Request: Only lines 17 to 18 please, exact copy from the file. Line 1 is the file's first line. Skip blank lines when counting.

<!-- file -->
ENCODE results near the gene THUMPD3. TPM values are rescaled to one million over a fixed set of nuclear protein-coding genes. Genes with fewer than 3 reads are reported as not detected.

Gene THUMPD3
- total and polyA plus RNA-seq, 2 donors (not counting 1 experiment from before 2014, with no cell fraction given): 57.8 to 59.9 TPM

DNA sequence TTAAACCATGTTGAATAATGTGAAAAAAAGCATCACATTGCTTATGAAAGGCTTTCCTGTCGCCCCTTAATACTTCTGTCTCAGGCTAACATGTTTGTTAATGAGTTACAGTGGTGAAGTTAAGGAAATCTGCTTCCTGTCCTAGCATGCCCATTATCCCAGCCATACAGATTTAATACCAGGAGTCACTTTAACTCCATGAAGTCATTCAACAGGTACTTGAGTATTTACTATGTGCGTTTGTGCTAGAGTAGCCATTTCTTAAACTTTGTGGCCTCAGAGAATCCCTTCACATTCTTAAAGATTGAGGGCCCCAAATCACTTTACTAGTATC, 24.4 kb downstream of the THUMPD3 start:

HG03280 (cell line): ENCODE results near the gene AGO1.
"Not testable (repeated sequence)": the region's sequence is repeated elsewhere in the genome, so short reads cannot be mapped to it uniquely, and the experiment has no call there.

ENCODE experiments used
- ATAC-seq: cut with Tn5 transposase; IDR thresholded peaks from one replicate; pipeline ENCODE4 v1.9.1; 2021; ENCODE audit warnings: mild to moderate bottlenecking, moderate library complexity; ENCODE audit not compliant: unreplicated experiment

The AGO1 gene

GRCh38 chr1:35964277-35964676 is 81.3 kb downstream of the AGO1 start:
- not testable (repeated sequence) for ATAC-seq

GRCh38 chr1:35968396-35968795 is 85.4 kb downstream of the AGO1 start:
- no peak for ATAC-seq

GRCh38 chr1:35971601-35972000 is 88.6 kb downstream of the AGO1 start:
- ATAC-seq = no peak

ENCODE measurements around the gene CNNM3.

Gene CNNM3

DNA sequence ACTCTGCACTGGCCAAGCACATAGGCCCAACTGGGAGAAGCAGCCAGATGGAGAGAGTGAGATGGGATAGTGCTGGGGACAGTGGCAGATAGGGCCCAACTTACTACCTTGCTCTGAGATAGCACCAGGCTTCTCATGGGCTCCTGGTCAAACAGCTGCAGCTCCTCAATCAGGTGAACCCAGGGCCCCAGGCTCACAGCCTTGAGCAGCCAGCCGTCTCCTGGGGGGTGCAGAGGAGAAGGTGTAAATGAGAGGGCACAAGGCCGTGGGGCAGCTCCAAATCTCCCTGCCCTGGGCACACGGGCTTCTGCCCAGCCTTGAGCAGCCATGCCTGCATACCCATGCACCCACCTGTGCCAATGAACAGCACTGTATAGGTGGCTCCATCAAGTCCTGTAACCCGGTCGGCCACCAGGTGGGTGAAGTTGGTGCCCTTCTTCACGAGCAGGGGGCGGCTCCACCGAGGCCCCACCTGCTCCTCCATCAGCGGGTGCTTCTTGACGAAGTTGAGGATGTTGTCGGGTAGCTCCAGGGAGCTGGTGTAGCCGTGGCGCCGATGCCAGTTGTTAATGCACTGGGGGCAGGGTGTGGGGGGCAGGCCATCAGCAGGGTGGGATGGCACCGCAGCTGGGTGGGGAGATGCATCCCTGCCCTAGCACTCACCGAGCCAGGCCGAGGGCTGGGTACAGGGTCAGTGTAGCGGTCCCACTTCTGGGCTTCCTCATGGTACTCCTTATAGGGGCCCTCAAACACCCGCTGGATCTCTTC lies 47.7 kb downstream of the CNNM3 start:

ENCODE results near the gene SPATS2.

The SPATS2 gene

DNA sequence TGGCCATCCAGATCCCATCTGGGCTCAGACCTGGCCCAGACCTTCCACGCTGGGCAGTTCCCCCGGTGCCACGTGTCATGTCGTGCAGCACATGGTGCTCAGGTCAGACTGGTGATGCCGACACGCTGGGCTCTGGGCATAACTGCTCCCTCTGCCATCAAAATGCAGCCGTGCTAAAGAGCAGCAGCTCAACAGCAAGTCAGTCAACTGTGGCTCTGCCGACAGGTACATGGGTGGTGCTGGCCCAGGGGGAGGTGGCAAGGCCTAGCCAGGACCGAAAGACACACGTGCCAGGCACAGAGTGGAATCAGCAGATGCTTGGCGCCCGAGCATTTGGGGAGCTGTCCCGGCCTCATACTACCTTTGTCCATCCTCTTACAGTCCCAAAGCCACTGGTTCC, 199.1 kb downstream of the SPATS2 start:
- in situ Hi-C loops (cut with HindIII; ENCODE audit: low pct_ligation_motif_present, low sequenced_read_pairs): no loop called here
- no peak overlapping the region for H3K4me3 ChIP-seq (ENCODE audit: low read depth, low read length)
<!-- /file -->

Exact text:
Gene CNNM3

DNA sequence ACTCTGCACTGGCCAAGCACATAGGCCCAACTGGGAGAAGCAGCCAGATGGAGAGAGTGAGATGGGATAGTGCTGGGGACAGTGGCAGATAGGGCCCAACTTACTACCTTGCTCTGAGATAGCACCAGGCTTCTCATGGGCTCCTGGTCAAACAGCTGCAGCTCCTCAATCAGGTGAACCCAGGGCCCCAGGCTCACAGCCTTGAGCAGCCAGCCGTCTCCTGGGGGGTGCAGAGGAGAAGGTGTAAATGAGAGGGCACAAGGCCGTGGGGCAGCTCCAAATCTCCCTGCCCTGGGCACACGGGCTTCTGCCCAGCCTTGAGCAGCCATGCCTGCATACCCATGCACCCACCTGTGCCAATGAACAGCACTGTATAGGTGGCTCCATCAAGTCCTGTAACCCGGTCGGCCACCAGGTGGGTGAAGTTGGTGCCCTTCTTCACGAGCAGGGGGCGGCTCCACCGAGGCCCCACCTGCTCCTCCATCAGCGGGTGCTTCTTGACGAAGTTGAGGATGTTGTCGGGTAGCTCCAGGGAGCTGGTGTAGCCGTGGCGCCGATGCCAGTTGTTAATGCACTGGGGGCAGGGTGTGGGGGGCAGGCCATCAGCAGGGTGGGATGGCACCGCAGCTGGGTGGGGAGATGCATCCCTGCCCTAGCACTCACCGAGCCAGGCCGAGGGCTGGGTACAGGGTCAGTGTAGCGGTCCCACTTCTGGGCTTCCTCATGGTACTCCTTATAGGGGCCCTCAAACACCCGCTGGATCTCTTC lies 47.7 kb downstream of the CNNM3 start: